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The Different Ways Expiration Dates can be Defined or Constrained

Dr Brian Alexander, Vice President, Technical Operations at Inorganic Ventures, talks to AZoM about the different ways expiration dates can be defined or constrained.

Can you give a brief introduction about Inorganic Ventures and the work you do?

Inorganic Ventures manufactures certified reference materials (CRM), which are used for analytical testing in such varied industries as environmental, pharmaceutical, mining, research, etc. My role in the company includes overseeing technical operations related to the manufacturing, testing, and certification of our products.

Please can you explain the difference between shelf life and expiration dates?

We define the shelf-life of a certified reference material as the amount of time that a properly packaged and stored CRM will last without undergoing chemical or physical changes that could change the certified value(s). The expiration date represents the end of the shelf-life period.

How do you define a products expiration date?

The expiration date of a CRM is defined by research that studies the stability of the product over time. The data from these studies allows us to characterize the shelf-life of a CRM, and that information is used to assign expiration dates for any given batch or lot of product.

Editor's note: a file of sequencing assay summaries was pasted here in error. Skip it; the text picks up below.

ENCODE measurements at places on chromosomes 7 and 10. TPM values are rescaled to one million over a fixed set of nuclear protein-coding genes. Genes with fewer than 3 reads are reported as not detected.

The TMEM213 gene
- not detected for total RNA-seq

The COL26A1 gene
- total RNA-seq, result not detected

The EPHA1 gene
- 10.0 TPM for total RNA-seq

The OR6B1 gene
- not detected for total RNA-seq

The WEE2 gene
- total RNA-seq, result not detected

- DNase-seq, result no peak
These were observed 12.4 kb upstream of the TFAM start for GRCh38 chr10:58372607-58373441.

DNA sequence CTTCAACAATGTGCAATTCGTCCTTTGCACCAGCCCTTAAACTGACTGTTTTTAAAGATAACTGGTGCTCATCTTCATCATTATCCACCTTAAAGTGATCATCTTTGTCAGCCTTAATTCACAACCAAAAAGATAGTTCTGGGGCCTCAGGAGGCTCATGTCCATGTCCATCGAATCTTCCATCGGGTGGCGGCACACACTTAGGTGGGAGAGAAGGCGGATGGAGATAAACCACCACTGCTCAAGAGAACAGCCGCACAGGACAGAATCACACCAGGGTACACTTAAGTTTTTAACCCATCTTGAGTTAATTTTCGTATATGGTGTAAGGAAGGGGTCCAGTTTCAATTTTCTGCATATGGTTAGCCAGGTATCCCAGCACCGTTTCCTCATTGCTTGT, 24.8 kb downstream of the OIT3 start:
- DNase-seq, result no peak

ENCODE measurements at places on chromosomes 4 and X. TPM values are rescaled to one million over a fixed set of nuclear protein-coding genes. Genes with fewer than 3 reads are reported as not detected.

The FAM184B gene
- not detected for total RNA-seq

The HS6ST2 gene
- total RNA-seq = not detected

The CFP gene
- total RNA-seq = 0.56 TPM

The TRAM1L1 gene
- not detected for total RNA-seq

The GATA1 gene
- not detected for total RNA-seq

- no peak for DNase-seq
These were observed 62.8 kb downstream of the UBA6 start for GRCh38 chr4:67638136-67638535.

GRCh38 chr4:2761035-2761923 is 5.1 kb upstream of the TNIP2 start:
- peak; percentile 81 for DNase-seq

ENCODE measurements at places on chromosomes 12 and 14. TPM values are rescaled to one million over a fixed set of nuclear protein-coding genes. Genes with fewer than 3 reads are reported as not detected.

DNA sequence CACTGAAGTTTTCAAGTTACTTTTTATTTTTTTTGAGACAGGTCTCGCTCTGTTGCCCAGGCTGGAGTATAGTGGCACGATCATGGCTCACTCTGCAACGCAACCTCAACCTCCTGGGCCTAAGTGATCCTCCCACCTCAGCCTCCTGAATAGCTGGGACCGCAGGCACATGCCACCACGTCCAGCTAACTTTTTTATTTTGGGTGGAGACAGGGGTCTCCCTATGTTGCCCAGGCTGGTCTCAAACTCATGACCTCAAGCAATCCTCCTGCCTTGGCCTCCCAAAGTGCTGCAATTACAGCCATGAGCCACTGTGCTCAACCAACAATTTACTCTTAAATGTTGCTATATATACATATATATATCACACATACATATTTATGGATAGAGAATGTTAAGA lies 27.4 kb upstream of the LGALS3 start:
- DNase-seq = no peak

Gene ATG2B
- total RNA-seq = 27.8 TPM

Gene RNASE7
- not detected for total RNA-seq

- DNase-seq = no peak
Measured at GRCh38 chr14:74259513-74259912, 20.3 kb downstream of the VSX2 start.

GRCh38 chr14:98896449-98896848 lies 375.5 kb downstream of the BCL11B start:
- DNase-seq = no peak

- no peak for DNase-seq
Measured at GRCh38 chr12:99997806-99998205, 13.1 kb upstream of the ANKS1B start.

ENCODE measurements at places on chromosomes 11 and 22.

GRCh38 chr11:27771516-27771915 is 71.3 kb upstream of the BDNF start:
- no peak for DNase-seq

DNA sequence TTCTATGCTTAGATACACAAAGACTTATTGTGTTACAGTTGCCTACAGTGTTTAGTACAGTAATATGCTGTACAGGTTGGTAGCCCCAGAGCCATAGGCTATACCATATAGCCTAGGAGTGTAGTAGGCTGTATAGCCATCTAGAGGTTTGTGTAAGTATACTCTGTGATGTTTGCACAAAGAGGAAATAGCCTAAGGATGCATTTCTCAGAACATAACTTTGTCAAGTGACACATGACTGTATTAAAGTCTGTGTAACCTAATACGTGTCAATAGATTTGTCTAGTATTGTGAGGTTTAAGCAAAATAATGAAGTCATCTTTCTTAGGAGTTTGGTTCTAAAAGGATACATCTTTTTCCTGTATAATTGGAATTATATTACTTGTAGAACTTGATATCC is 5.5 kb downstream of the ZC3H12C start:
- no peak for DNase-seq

What factors affect shelf life and expiration dates?

There are three key factors that can affect the shelf-life and expiration date for the certified reference materials we manufacture. The first factor is chemical stability, which is essentially indefinite for a well-designed product. The second factor is human error, the everyday mistakes that all people can experience. The third factor is transpiration, or water vapor transmission as it is described in some industries. Transpiration describes the loss of water vapor from a closed container, and for plastic bottles the loss of water can be significant. As a result of transpiration, the amount of water in a closed plastic container will decrease, and the chemical concentrations in the solution that remains will increase, which can potentially compromise the accuracy of a CRM.

What role does human error play in shelf life and expiration dates?

Human error can significantly affect the shelf-life and expiration of a certified reference material, and examples include contamination of the CRM or improper storage. Unfortunately, human errors are not always clearly evident and can be difficult to identify, particularly for some analytical methods. However, the likelihood of human errors compromising a CRM can be minimized by following the instructions for use and storage that are provided with the product.

Why is human error a dangerous factor when it comes to expiration dates?